Buying the Dip?

By: Russ Kamp, Managing Director, Ryan ALM, Inc.

Buying the dip is always a challenging objective. Given the current inflationary environment and the goal of the Federal Reserve to conquer inflation, buying this dip may be premature.

A huge negative inflation premium persists

As the graph above depicts, the spread between the US 10-year Treasury bond yield and the consumer price index (CPI) has been significantly positive (i.e. inflation premium) throughout history with a few exceptions. As of April 30, 2022, the negative real return from owing the 10-year Treasury was the greatest in history. May’s inflation # of 8.6% certainly didn’t reduce this unusual relationship. Yet, recent market activity seems to suggest that the Fed’s recent 75 bps increase in the Fed Fund’s Rate may have already started the US economy on a slippery slope to recession. I think that is a bit premature.

Fed Governor Bowman was quoted in the WSJ yesterday stating that “since inflation is unacceptably high, it doesn’t make sense to have the nominal federal-funds rate below near-term inflation expectations”. She continued, “I am therefore committed to a policy that will bring the real federal-funds rate back into positive territory.” Can her message be any clearer? Given that the 10-year Treasury yield’s real rate is -5.5% today, it seems obvious to me that the Fed is nowhere close to slowing down its forecasted rate increases, even if you assume some magical collapse in the inflationary environment to roughly 4% by year-end.

There have always been short-term rallies throughout the history of market corrections, but they often don’t signal the bottom of the markets. Given the drivers of inflation and the primary objective of the Fed to curtail said inflation, buying this dip may be premature. You might have to wait until you can buy the canyon! Stagflation or recession? Neither is good for stocks and rising rates are a killer for total return-focused bond programs. Bifurcate your assets into two buckets – liquidity and growth. Use bond cash flows to meet liability cash flows… liquidity assets. This strategy will enhance your fund’s liquidity while buying time for those growth assets to grow unencumbered. You won’t have to guess when you’ve hit the bottom of a cycle.

How Do Changes in the Fed Fund’s Rate Impact ARPA Legislation?

By: Russ Kamp, Managing Director, Ryan ALM, Inc.

I’ve recently seen questions raised about the recent interest rate increase in the Fed Fund’s Rate and the potential impact that has on the pension rescue through ARPA. I’m happy to address this issue since the discount rate chosen was a source of concern for me and others. Interest rate increases, such as we’ve witnessed so far in 2022, have the potential to impact both the pension plan’s liabilities and assets.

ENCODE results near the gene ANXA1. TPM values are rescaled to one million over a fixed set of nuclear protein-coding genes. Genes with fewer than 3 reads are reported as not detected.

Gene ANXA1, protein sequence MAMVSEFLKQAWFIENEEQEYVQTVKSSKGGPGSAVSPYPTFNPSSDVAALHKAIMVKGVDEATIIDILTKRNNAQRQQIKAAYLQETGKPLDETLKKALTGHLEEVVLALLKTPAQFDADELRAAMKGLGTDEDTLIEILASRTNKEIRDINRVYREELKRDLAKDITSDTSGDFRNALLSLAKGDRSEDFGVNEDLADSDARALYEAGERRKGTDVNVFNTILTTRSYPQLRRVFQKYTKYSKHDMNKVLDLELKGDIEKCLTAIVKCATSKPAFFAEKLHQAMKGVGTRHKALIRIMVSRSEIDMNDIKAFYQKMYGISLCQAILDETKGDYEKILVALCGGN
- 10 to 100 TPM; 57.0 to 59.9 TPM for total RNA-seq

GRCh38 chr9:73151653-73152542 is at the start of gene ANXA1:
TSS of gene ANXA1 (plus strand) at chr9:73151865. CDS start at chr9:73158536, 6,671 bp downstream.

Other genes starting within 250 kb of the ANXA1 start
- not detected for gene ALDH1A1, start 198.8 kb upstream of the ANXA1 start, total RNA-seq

First, and as it pertains to the legislation’s impact, the recent increase in the Fed Fund’s rate of 75 basis points will have little to no impact on the discount rate used to calculate the potential SFA. As a reminder, legislators chose to use the 3rd segment (under PPA) plus 200 bps as the discount rate in helping to determine the size of the Special Financial Assistance (SFA). The three rates under PPA reflect different maturity buckets. It was surprising that the third segment was used given that it reflects benefits that would be paid for periods greater than 20 years. Obviously, pension systems eligible for SFA payouts will be paying benefits for the next 20 years. At the very least all three segments under PPA should have been used in the discount rate calculation. In addition, this rate uses a 24-month smoothing in its calculation. So, Fed Fund Rate increases have little impact on the 3rd segment rate given these are short-term rates that are being increased. Fortunately, that works to the plan sponsor’s advantage given that a higher discount rate would lessen the amount of the potential SFA allocation.

With regard to increased interest rates on assets, there are both benefits and drawbacks. First the drawbacks. US interest rates are rising as a result of decades high inflation. The Federal Reserve is aggressively pursuing a tighter monetary policy in an attempt to thwart the onerous impact of this inflation spiral. Increased interest rates are negatively impacting most asset classes that pensions invest in, especially stocks and bonds. These asset classes have experienced double-digit losses so far in 2022. This reduces the current value of the legacy assets. This result doesn’t help those plans that have already filed the application and received SFA payment, but it reduces the existing asset value for SFA calculations for those plans that have yet to file which will increase the potential SFA. The impact will be very much dependent on the size of the legacy portfolio, expected return on investment, forecasted contributions, etc.